peter brötzmann | han bennink


Peter Brötzmann – Han Bennink

PERFORMANCE OF APRIL 17, 1977 at the downtown loft of Denise René, New York City.

Peter Brotzmann / clarinet, alto and tenor saxophones, brotzophon, Han Bennink/ drums, clarinet, homemade junk, everything, anything.

These two exponents of German Free Jazz, Peter Brotzmann and Han Bennink, made their first U.S. appearance as part of “Berlin Now” – a month-long kaleidoscopic cross-section of the cultural life of West Berlin that was sponsored by Goethe House in New York City.

The ground-floor Soho loft was brilliantly lit. Numerous art works and constructions were hanging on the stark white walls. In the middle of the large open center space sat a piano and, to its right, a drum set. Suddenly, a few minutes after 8:00 o’ clock, Han Bennink began a frenzied assault on the drum set. He accompanied himself by furiously blowing a shrill whistle. This torrent of sound was soon joined by Peter Brotzmann, who urgently explored the upper registers of his clarinet. After five minutes of frenetic blowing and drumming that turned both their faces beet-red in color, they stopped.


The second composition began when Han Bennink began playing a bugle. He then began to jump about the floor stamping on what can only be described as “frog clickers.” These are small metal toys that go “click-click” when squeezed. Next, he removed his cymbals from their stands and spun them on the floor. Then he bounced a tennis ball off his drums. As he bounced the ball, Brotzmann began to blow a slow bebop tenor sax. When Bennink began another tumultuous assault on the drums, Brotzmann fiercely attacked the middle and lower registers of his sax. The composition ended when it seemed they both would burst from playing, as their faces once again became bright red.

At the heart of their hour-long performance were four types of improvisation. First, there was the taking of common musical instruments out of their normal context. During one improvisation, Bennink plucked the strings of a violin while holding it between his legs like a cello. Brotzmann blew his saxophone mouthpiece only. At one time, Bennink threw a bagful of drumsticks at his drums. Later he played the drums while two cymbals were flying wildly around on top of them. Still later, he “played” the piano with the neck of the violin.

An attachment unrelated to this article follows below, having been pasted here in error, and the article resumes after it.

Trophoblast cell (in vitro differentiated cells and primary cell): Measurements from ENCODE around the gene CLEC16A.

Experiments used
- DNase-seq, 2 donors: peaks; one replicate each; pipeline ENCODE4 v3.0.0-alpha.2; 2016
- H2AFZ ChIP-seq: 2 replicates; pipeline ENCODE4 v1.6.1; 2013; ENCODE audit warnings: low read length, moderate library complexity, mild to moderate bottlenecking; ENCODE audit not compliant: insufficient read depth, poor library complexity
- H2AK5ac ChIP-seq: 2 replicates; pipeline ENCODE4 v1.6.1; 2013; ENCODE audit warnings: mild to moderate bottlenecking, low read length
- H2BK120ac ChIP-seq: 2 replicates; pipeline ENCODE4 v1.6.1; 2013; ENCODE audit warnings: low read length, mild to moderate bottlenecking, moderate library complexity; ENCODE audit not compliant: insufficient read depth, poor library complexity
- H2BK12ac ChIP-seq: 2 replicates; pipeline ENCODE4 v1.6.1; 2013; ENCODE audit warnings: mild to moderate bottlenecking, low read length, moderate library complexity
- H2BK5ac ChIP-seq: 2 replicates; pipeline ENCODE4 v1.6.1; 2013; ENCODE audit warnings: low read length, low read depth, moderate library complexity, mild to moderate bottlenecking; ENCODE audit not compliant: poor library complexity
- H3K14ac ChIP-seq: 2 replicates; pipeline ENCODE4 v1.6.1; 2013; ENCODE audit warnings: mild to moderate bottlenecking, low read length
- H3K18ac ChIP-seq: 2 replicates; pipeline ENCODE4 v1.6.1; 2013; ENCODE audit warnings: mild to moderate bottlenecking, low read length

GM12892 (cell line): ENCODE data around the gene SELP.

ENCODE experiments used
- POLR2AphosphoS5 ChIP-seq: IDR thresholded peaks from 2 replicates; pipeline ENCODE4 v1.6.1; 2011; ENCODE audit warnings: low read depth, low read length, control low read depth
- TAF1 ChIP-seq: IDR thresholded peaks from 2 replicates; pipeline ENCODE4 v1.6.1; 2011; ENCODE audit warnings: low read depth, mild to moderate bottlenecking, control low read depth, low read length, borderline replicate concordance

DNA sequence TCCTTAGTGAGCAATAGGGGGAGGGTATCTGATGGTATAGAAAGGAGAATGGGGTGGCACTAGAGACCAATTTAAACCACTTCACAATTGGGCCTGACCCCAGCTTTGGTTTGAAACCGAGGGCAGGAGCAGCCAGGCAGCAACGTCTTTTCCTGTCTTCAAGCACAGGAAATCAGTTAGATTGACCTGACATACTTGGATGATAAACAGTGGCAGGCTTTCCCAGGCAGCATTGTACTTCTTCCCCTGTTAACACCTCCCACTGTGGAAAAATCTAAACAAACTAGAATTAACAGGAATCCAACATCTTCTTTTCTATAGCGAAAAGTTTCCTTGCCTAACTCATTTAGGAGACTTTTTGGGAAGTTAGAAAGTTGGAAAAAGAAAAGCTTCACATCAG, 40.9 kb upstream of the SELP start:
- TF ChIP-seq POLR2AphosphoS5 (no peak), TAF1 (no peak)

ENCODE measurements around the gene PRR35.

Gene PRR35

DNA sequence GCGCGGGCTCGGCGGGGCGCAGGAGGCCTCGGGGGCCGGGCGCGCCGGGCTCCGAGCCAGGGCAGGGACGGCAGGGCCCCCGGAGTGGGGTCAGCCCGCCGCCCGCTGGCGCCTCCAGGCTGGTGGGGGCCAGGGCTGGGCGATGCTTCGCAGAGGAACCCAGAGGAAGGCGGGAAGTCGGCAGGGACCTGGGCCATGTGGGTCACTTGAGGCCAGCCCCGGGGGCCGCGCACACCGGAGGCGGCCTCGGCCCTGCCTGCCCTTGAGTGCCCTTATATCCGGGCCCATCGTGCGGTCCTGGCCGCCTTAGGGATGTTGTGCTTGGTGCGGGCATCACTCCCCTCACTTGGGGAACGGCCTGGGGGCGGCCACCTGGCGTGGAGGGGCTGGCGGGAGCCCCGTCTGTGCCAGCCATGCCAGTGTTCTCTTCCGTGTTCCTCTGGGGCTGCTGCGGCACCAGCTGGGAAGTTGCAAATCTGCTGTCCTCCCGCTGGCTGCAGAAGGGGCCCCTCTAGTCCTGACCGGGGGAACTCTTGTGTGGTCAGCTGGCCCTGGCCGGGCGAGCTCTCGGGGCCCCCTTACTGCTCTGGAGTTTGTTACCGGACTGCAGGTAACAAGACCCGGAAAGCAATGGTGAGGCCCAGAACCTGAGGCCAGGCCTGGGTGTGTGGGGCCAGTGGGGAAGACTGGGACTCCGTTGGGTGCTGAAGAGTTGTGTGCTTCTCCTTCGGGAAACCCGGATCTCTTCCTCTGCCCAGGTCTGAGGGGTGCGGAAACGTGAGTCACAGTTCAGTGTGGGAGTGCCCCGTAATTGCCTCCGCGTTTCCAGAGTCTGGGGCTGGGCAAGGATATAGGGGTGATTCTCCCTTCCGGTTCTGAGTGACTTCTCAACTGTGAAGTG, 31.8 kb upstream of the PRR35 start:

Another type of improvisation involved the taking of “everyday” objects and including them into the world of “musical instruments.” The “clickers” were one example. In other examples, Bennink banged two five-foot long wooden beams on the steps of a ladder. He blew through a long, cardboard tube that someone in the audience had brought. He stepped on pieces of wood so that they slammed to the floor. He kicked a tennis ball off the wall. He banged two rocks together.

Then there was the music created with musical instruments in combination with everyday objects. For example, Bennink bounced a ping-pong ball off the back of the violin. At one point, he was bouncing the ping-pong ball off the violin back while slamming the snare drum with a drum stick. He “played” the drums with long steel strips. He drummed on pieces of wood. He played the piano with a telephone book. He used the five-foot beams to “play” the piano.

Finally, there were the homemade instruments that they played. Brotzmann played his “brotzophon” (a mammoth baritone sax) and Bennink played what looked like an exaggerated clarinet that sounded like an oboe.

The nature and humor of this performance was truly unique. While Bennink was the more theatrical (and hence, the more noticeable), Brotzmann was the support around which the compositions flowed. The compositions received their intensity from the astonishing strength of his playing. I don’t know how this would come off on record, but no words can accurately describe their performance.

Randolph Savicky, 1977

Peter Brötzmann biography:

Peter Brötzmann (born March 6, 1941) is a German free jazz saxophonist and clarinetist.

Brötzmann is among the most important European free jazz musicians. His rough, lyrical timbre is easily recognized on his many recordings.